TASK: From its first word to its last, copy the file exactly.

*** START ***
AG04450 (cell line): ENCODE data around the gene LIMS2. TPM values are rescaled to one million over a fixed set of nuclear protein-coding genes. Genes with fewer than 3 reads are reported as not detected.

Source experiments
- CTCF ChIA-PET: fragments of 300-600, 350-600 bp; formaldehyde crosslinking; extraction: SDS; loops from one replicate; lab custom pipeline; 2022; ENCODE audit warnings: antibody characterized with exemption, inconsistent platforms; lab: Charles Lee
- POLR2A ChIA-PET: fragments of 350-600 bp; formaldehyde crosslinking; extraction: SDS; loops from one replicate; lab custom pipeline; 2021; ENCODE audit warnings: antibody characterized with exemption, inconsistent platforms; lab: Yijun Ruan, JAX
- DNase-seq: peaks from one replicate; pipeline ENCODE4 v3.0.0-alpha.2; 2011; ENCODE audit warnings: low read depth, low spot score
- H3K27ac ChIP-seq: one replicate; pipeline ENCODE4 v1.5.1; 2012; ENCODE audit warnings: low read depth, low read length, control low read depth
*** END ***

AG04450 (cell line): ENCODE data around the gene LIMS2. TPM values are rescaled to one million over a fixed set of nuclear protein-coding genes. Genes with fewer than 3 reads are reported as not detected.

Source experiments
- CTCF ChIA-PET: fragments of 300-600, 350-600 bp; formaldehyde crosslinking; extraction: SDS; loops from one replicate; lab custom pipeline; 2022; ENCODE audit warnings: antibody characterized with exemption, inconsistent platforms; lab: Charles Lee
- POLR2A ChIA-PET: fragments of 350-600 bp; formaldehyde crosslinking; extraction: SDS; loops from one replicate; lab custom pipeline; 2021; ENCODE audit warnings: antibody characterized with exemption, inconsistent platforms; lab: Yijun Ruan, JAX
- DNase-seq: peaks from one replicate; pipeline ENCODE4 v3.0.0-alpha.2; 2011; ENCODE audit warnings: low read depth, low spot score
- H3K27ac ChIP-seq: one replicate; pipeline ENCODE4 v1.5.1; 2012; ENCODE audit warnings: low read depth, low read length, control low read depth